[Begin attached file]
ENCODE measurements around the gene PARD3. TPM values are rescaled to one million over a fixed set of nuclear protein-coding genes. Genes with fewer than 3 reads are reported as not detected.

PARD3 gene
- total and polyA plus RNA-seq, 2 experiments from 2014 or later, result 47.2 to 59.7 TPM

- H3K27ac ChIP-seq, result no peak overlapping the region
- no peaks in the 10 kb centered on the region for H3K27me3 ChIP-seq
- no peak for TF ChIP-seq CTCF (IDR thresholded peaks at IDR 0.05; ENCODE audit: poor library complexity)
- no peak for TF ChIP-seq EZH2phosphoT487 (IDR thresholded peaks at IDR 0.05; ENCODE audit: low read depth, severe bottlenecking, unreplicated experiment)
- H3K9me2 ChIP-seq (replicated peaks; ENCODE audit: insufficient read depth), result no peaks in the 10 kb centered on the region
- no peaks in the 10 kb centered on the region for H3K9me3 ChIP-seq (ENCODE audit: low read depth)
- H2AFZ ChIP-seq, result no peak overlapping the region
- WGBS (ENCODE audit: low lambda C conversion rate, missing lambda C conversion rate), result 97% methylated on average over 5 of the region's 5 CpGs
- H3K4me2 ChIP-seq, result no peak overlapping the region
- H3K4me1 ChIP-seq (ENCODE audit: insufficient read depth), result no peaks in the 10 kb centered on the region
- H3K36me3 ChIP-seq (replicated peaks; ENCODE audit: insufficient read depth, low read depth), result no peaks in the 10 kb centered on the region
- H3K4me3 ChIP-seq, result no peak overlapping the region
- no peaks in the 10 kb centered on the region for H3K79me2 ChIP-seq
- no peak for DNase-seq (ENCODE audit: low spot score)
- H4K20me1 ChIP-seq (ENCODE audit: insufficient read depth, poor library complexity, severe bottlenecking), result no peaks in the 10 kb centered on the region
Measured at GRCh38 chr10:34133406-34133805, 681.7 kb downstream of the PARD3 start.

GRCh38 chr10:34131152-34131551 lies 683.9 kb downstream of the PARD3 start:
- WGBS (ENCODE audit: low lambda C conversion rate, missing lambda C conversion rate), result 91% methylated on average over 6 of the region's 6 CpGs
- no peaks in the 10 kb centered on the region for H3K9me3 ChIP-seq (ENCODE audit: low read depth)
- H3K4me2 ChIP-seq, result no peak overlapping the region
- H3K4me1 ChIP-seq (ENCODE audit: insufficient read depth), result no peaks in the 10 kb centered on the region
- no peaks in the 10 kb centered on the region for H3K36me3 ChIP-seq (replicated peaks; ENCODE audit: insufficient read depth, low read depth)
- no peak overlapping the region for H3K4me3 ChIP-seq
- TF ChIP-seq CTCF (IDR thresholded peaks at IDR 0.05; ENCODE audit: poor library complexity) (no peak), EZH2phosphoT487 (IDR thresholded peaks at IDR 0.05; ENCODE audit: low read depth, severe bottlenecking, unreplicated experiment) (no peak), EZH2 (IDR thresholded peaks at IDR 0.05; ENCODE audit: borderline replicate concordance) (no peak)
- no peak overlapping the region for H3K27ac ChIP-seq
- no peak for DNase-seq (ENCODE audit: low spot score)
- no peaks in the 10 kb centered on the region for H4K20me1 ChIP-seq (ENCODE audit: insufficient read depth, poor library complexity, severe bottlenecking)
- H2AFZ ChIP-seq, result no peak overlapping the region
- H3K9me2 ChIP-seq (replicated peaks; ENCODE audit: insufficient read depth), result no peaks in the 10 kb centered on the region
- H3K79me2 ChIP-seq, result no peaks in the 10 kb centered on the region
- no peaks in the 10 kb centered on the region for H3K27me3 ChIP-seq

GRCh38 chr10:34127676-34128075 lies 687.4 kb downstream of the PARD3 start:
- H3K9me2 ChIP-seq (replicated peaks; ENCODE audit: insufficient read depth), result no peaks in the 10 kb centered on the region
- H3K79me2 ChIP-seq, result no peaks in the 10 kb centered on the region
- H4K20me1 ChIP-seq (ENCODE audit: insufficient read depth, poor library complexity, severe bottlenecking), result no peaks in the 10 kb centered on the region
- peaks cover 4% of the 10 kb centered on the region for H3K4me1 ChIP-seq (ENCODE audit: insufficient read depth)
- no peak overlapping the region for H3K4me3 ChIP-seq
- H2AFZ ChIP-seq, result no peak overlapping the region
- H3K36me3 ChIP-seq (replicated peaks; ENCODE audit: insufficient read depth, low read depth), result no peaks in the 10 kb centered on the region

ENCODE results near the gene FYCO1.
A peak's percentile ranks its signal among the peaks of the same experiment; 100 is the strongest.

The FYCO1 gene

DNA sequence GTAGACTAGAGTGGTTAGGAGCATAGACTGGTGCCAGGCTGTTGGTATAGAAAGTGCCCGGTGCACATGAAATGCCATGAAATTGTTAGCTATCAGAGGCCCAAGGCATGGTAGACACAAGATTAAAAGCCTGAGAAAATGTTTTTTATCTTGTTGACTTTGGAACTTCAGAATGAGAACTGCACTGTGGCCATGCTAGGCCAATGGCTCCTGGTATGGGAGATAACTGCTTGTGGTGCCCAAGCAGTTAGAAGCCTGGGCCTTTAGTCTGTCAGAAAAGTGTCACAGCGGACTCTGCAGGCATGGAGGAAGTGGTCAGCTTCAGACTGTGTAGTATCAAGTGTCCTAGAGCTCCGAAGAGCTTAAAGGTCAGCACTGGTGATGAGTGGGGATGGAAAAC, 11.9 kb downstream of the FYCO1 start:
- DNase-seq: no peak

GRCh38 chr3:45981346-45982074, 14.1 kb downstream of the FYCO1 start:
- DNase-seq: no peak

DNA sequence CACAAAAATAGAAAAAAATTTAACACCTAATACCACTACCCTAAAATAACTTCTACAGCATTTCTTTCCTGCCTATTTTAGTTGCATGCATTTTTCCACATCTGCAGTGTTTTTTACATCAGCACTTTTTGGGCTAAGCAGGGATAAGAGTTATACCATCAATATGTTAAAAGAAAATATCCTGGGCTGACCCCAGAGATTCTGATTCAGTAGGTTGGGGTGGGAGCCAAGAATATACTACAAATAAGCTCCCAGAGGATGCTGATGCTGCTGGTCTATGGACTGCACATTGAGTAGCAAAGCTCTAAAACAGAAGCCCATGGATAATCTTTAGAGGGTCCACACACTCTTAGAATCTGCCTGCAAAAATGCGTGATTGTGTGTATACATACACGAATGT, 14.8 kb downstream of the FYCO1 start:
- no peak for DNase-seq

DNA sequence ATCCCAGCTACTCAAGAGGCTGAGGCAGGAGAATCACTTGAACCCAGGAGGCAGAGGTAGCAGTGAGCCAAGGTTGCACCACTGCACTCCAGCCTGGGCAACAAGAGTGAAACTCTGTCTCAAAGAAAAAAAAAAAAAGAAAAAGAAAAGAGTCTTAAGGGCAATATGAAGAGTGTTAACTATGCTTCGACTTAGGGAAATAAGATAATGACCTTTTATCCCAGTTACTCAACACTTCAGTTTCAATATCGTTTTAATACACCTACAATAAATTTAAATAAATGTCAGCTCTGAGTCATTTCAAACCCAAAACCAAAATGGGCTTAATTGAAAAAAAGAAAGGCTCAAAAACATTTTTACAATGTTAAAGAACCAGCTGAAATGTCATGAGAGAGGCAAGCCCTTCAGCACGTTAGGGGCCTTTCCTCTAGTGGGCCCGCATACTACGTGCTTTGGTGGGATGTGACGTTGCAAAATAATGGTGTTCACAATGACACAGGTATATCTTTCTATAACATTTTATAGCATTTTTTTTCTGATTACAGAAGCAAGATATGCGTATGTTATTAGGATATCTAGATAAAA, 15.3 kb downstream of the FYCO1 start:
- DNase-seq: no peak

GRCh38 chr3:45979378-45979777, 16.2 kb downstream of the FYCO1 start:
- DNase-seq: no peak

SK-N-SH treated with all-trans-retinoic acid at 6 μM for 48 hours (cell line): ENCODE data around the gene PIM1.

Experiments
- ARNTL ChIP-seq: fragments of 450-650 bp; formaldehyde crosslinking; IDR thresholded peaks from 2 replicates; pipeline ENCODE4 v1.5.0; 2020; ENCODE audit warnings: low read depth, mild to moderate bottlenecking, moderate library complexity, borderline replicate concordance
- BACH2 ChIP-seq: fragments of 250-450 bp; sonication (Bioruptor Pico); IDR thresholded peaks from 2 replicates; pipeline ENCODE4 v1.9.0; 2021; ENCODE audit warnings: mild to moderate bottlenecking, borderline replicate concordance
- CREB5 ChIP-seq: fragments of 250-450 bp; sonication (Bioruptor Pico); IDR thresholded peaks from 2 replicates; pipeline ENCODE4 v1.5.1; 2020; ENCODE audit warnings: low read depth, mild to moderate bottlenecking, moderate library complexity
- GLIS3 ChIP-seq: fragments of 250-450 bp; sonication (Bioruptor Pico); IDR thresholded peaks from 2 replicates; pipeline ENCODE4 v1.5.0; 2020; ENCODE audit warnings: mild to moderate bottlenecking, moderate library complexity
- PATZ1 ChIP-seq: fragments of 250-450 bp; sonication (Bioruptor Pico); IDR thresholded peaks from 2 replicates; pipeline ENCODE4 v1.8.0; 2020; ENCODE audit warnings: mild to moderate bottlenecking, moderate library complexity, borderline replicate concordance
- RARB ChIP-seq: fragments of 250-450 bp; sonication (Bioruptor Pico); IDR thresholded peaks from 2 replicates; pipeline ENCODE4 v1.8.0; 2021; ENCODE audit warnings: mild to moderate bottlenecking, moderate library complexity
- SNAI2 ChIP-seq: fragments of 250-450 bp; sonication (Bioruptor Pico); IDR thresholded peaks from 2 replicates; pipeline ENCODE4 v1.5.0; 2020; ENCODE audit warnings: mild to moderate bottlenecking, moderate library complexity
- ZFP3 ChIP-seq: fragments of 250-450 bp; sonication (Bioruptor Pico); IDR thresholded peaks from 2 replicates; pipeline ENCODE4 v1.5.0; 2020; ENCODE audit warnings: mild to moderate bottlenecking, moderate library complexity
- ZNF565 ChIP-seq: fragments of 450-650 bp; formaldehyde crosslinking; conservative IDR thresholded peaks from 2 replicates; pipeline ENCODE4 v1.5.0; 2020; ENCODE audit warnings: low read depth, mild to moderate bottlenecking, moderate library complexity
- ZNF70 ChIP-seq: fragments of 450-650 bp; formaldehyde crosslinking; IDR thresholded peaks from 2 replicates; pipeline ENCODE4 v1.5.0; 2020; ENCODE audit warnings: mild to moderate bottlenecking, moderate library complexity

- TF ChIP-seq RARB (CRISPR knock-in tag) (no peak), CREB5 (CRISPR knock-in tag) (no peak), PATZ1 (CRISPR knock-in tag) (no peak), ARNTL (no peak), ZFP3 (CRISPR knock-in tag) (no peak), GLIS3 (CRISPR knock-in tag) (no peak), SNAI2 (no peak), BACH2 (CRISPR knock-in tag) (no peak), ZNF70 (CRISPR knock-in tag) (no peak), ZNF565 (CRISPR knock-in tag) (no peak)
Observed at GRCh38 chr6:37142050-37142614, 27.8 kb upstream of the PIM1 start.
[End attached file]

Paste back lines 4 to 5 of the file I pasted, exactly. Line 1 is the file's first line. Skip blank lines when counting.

- H3K27ac ChIP-seq, result no peak overlapping the region
- no peaks in the 10 kb centered on the region for H3K27me3 ChIP-seq